Political analyst, Professor Dirk Kotze, says the retracted insinuation that South Africa intends to withdraw from the International Criminal Court (ICC) was an emotional attempt to avoid having to deal the Vladimir Putin matter.
As a signatory to the Roman Statute, South Africa has an obligation to comply with an ICC arrest order against the Russian President should he come for the BRICS summit in August. A move that some commentators say will be a diplomatic nightmare for Pretoria as Russia is a close South African ally, which supported the governing party’s struggle against apartheid.
Kotze says the Presidency’s move to clarify that South Africa remains a signatory to the ICC was a calculated one. It had followed remarks, which suggested that government was intending to pull out of the ICC over bias and unfair treatment of world leaders, by President Cyril Ramaphosa and the ANC Secretary General, Fikile Mbalula.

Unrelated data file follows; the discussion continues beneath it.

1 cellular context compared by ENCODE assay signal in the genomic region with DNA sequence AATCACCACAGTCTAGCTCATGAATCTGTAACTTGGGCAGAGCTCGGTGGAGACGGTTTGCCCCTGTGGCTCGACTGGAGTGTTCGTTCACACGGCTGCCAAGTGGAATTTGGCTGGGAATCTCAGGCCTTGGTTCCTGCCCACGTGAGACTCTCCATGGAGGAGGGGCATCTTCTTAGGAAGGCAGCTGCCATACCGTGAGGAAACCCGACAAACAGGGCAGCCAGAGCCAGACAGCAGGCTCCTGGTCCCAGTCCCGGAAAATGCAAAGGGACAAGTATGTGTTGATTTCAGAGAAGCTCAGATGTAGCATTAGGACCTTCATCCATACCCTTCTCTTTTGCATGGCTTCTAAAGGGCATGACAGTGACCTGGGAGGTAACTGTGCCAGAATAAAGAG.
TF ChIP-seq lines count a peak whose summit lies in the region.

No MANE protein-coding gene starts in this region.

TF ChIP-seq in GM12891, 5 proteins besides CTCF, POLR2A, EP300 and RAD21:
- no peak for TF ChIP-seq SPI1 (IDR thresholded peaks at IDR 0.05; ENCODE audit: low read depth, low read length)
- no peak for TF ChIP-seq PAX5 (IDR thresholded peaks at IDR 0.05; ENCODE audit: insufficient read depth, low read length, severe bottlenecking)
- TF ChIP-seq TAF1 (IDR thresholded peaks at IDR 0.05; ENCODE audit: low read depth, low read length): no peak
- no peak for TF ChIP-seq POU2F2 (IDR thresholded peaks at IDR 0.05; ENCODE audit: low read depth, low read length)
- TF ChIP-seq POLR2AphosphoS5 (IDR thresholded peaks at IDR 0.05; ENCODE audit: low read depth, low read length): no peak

Professor Kotze believes the clarification followed extensive consultation, which has left government in a tough position. “Since government has realised that it cannot just leave the ICC in order to evade its obligation, it finds itself in a very tough situation,” he says.
The political expert adds that: “(The) Department of International Relations and Cooperation also gave government a legal opinion that they would be obliged to arrest Putin if he is in the country”.
Putin’s warrant of arrest is for alleged war crimes, which involve claims that Russia has forcibly taken Ukrainian children. Moscow has rejected the charges while also pointing out that Russia has never signed on as a party to the ICC.
Written by: Nokwazi Qumbisa